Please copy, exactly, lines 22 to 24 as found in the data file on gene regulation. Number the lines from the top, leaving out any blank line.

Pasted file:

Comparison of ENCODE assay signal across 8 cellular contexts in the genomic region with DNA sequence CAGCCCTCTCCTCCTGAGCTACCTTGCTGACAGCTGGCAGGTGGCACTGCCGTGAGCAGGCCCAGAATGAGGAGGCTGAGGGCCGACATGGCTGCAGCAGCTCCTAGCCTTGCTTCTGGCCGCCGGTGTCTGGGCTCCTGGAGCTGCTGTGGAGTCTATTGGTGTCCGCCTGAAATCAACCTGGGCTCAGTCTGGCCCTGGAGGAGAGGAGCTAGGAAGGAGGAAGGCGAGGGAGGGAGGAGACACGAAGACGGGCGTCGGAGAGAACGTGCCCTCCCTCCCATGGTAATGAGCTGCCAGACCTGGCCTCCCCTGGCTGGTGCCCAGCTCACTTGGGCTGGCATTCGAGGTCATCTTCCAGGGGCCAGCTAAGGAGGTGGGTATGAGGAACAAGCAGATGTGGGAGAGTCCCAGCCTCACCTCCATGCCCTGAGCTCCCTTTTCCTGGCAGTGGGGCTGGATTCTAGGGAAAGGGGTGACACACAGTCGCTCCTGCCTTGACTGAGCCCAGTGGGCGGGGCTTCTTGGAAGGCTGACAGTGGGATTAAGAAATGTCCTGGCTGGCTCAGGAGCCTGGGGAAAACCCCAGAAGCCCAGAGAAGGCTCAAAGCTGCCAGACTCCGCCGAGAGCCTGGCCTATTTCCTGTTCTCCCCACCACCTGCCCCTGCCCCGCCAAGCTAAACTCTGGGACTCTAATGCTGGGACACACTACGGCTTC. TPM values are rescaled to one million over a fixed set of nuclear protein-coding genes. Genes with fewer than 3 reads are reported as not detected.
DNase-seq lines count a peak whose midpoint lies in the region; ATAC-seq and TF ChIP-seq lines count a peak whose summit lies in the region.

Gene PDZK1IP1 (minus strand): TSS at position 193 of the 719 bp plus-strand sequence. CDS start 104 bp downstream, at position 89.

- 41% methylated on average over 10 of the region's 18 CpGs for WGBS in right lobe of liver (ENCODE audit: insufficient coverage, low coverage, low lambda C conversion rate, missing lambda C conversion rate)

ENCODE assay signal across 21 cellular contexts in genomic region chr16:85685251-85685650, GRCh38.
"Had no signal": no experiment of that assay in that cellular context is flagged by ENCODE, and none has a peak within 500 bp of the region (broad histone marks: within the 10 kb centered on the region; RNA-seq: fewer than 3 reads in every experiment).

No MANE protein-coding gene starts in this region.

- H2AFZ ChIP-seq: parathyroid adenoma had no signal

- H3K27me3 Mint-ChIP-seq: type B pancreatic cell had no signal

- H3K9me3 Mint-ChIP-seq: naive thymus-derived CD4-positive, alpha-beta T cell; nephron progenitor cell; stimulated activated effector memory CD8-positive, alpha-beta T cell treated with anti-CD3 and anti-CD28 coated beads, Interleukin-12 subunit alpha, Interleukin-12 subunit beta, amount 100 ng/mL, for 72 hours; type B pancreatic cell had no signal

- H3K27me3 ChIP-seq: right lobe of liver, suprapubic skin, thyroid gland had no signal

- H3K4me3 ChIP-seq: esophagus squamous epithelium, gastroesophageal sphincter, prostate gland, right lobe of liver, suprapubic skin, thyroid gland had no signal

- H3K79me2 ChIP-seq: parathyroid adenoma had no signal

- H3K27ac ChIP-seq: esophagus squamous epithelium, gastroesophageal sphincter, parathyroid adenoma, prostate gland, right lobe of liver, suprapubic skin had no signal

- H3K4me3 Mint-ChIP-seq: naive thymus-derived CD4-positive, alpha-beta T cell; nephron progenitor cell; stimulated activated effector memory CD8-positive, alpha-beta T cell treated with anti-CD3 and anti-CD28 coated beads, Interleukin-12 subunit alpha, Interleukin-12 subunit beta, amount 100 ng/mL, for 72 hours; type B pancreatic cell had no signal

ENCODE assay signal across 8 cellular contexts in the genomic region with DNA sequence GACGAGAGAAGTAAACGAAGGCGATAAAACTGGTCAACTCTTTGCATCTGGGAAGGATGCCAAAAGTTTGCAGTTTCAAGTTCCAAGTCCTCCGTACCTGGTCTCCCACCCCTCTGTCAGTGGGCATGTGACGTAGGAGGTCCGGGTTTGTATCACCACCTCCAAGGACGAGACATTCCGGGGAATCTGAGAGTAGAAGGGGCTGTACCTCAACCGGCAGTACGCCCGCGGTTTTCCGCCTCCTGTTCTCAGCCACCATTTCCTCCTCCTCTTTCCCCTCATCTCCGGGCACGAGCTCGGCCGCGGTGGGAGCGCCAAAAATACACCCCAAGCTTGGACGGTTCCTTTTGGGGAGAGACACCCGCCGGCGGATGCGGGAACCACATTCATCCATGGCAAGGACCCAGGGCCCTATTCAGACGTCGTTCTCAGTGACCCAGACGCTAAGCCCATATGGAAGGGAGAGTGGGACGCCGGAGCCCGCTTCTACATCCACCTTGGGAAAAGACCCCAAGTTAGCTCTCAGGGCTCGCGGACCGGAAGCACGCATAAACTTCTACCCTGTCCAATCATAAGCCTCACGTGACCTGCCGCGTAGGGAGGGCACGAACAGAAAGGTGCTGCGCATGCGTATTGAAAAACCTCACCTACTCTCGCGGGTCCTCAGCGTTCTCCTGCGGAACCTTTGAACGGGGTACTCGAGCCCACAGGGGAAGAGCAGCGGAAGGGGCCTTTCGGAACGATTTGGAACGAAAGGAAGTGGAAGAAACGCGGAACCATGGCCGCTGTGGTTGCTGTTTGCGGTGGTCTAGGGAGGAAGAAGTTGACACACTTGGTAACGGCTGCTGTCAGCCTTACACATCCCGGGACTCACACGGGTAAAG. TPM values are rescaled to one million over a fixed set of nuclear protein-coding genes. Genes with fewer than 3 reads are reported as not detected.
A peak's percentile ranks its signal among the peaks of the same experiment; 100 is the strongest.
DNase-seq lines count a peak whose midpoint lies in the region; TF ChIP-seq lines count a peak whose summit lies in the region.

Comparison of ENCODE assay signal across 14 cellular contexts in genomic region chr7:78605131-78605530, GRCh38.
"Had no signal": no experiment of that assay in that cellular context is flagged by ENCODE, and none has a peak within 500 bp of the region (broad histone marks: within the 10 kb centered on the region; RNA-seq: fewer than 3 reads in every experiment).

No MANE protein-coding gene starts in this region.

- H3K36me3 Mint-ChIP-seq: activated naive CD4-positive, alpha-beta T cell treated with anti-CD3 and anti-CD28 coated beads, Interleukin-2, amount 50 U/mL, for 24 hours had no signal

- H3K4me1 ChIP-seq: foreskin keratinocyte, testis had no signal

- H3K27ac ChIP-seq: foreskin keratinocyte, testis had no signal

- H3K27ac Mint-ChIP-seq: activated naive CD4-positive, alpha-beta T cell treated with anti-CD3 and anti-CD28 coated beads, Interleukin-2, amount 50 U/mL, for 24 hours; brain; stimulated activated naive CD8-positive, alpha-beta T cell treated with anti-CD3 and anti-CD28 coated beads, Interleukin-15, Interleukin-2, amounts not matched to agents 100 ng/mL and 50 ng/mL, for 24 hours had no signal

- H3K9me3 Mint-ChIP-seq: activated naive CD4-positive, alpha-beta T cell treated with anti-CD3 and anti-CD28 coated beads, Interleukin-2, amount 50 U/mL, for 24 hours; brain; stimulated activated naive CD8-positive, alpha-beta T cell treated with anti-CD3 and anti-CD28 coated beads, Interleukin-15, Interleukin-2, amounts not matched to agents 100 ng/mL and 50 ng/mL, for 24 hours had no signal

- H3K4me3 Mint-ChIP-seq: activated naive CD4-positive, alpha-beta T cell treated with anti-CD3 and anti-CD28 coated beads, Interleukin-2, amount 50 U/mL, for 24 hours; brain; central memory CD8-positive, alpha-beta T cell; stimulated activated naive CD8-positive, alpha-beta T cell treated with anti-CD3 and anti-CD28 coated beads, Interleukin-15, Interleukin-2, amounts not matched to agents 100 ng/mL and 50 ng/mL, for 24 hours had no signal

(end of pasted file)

- H3K36me3 Mint-ChIP-seq: activated naive CD4-positive, alpha-beta T cell treated with anti-CD3 and anti-CD28 coated beads, Interleukin-2, amount 50 U/mL, for 24 hours had no signal

- H3K4me1 ChIP-seq: foreskin keratinocyte, testis had no signal

- H3K27ac ChIP-seq: foreskin keratinocyte, testis had no signal